AT&T is ratcheting up the cost of wireless data plans. Again. Come Sunday, new subscribers to Ma Bell’s network will be paying about one-third more than existing customers, who will not be affected. At least not yet.
There is a slight saving grace. The more expensive plans will deliver more data, so the actual price per megabyte is going down. On the other hand, customers won’t have a choice. It’s a bit like being forced to buy a larger, more expensive box of cereal, whether you need the extra Cheerios or not.
The cheapest plan you’ll be able to buy for an iPhone or Android smartphone will now cost $20 for 300 megabytes of data a month, which is about 90 minutes of streaming video. That’s an increase of $5 over the current price of $15 a month for 200 megabytes of data.
Other tiers will go up as well. Instead of paying $25 for 2 GB of data, customers will pay $30 for 3 GB of data. At the high end, AT&T will charge $50 for 5 GB of data (with mobile hotspot/tethering) instead of $45 for 4GB with tethering.
You can learn more details of the new plans and read how AT&T explains the reasons for the changes on the company’s consumer blog.
It’s no secret that consumers are, well, consuming a lot more data as sales of smartphones and tablets continue to increase. And satisfying that demand does cost carriers substantial amounts of money. Do they have a right to recoup that investment and make a profit? Of course they do.
So why am I’m complaining? The wireless market is hardly competitive. Between them, Verizon and AT&T control the lion’s share of the market, and it’s hardly a coincidence that price hikes and changes like the end of unlimited data plans implemented by one giant is quickly mirrored by the other.
“That AT&T and Verizon both continue to match each other’s prices by ratcheting them up higher, not lower, illustrates just how broken the U.S. wireless market is,” says Derek Turner, director of research for Free Press, a non-partisan consumer advocacy group.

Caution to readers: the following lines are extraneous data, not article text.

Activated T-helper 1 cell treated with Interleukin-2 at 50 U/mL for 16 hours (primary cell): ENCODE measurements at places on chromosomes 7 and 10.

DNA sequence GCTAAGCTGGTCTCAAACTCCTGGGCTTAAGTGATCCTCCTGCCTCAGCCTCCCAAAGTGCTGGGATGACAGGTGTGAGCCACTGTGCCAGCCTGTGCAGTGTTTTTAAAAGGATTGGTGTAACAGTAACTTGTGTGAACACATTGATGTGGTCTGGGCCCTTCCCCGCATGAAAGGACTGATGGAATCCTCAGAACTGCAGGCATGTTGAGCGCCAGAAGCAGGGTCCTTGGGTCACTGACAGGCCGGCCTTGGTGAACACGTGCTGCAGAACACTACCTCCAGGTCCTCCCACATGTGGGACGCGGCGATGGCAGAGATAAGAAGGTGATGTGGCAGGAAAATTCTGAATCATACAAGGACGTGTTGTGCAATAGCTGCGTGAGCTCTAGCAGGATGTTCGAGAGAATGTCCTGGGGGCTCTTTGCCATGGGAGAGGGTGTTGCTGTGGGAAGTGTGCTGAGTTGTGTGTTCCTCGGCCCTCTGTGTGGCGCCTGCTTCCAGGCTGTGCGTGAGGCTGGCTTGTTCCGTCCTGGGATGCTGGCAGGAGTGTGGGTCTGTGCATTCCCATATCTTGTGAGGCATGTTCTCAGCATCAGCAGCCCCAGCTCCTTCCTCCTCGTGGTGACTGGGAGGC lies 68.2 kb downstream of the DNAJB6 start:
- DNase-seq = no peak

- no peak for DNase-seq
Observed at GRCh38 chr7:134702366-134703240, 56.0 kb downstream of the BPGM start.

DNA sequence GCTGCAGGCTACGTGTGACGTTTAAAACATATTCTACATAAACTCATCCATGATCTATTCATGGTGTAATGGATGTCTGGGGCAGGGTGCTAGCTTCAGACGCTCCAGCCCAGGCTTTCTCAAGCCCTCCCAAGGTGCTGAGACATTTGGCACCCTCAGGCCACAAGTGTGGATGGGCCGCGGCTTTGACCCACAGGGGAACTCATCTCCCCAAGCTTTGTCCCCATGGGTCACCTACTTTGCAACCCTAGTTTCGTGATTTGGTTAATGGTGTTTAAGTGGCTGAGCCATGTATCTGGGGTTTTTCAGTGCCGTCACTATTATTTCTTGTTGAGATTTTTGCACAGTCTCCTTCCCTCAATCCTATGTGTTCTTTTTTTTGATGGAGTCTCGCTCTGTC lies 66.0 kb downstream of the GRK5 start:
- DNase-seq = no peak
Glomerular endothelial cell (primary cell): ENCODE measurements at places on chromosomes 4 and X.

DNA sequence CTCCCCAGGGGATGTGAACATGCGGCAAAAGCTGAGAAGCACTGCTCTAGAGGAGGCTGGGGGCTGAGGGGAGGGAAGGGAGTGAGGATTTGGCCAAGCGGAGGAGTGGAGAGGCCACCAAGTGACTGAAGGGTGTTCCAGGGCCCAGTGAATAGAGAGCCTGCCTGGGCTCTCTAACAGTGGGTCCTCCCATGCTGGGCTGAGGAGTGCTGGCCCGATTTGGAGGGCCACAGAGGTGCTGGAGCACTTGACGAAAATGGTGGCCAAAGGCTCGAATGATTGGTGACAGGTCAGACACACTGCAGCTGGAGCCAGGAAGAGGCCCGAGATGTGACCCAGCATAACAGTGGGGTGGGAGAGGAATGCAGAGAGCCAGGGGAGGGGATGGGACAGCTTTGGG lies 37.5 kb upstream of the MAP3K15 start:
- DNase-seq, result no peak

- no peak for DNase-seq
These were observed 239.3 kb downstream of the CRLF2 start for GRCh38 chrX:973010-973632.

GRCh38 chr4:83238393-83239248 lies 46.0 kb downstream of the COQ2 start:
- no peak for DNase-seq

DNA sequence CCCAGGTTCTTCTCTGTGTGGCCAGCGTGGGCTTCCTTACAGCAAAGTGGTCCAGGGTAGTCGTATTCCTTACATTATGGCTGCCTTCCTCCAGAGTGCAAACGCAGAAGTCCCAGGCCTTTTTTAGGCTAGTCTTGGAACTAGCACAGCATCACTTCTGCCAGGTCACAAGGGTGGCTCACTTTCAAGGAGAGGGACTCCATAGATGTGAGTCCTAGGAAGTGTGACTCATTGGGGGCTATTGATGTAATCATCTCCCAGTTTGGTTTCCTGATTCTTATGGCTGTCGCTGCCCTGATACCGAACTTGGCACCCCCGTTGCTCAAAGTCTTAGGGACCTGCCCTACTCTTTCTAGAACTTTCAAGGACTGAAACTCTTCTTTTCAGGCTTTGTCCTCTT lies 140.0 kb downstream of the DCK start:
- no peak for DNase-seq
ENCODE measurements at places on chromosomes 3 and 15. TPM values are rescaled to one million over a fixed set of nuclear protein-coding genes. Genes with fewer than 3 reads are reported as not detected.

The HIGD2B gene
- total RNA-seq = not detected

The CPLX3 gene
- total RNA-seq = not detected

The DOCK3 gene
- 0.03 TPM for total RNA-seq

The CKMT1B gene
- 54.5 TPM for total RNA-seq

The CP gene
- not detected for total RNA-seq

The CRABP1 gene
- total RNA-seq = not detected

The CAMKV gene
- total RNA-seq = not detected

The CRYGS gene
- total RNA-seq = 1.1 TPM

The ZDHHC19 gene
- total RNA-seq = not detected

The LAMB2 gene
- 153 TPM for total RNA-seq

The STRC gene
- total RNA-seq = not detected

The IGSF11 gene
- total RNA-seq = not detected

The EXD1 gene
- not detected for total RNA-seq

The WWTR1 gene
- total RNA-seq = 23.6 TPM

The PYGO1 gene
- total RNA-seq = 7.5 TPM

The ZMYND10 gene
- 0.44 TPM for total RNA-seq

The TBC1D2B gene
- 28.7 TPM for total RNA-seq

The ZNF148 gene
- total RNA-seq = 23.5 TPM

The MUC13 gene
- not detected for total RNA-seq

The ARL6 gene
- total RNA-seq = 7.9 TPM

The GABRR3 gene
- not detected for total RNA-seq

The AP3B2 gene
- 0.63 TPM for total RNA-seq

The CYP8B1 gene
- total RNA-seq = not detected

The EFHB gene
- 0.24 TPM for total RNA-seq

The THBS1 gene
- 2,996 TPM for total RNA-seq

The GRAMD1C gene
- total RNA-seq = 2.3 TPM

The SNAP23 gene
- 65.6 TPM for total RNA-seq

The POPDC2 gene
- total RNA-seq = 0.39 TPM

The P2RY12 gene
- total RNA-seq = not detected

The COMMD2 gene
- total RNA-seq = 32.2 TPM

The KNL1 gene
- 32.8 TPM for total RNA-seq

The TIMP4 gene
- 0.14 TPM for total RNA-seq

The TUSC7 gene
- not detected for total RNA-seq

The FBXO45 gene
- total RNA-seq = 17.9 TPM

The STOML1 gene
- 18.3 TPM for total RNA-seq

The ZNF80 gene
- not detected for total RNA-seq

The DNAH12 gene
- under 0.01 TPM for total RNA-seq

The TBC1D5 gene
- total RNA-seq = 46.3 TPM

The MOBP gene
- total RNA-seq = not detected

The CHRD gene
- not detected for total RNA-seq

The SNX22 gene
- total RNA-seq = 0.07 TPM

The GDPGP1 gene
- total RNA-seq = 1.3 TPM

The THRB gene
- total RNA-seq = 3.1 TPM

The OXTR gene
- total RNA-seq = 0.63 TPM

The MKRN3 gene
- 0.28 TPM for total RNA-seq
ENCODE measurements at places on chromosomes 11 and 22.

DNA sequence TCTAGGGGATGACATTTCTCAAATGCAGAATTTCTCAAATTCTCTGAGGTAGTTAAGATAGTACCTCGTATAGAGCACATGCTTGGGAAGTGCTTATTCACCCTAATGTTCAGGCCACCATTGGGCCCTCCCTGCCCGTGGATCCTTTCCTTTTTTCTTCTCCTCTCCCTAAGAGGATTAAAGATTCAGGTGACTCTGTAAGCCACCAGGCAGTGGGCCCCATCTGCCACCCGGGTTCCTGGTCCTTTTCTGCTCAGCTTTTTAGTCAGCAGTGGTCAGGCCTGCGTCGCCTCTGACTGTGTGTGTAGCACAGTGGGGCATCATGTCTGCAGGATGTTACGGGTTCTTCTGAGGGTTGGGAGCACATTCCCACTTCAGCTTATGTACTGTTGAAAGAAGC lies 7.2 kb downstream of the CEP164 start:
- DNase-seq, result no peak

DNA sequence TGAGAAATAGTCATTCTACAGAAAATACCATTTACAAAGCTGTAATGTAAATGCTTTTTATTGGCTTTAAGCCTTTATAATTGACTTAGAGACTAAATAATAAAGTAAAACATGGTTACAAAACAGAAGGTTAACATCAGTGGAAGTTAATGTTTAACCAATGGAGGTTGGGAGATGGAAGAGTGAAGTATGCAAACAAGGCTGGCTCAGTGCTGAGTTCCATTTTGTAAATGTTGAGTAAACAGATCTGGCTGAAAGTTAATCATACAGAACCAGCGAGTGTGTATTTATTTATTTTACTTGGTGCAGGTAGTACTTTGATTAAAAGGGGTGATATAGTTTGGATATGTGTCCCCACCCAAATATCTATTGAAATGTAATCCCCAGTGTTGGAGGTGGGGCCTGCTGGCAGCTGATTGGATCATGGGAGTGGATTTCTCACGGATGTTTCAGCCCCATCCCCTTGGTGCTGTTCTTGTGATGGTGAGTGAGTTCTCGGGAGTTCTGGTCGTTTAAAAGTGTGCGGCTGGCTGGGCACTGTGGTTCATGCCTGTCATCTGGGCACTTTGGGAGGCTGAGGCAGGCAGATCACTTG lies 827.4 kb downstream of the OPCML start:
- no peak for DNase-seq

If you read AT&T’s blog, you’ll notice that the company gives itself a big pat on the back because it will send alerts to consumers who are close to using up their data allowances. Yes, that’s a good thing, but don’t forget that the carriers only started that practice after consumer groups like Free Press complained loudly to Congress and the Federal Communications Commission.
Indeed, a survey by the FCC in 2010, before carriers were sending out alerts, found that about one in six cell phone users has experienced what the agency appropriately calls “bill shock,” an unexpected spike in a monthly bill unrelated to a change in contract or service.
It’s also worth noting that AT&T has steadily increased the amount of revenue it extracts from consumers who pay for mobile data. AT&T has more than doubled average monthly data revenue per customer from $12.01 at year-end 2007 to $25.14 in last year’s third quarter.
Keep those numbers in mind when you hear Ma Bell’s mouthpieces go on about data hogs, not to mention the fact that AT&T earned a profit of $3.6 billion in just three months last year — the third quarter to be exact. And at the time, an AT&T official bragged that: “If you take those one-time items out of the mix, profit was actually up 13 percent year-over-year. In addition, wireless margins were up significantly, which means wireless profits increased.”
Need I say more?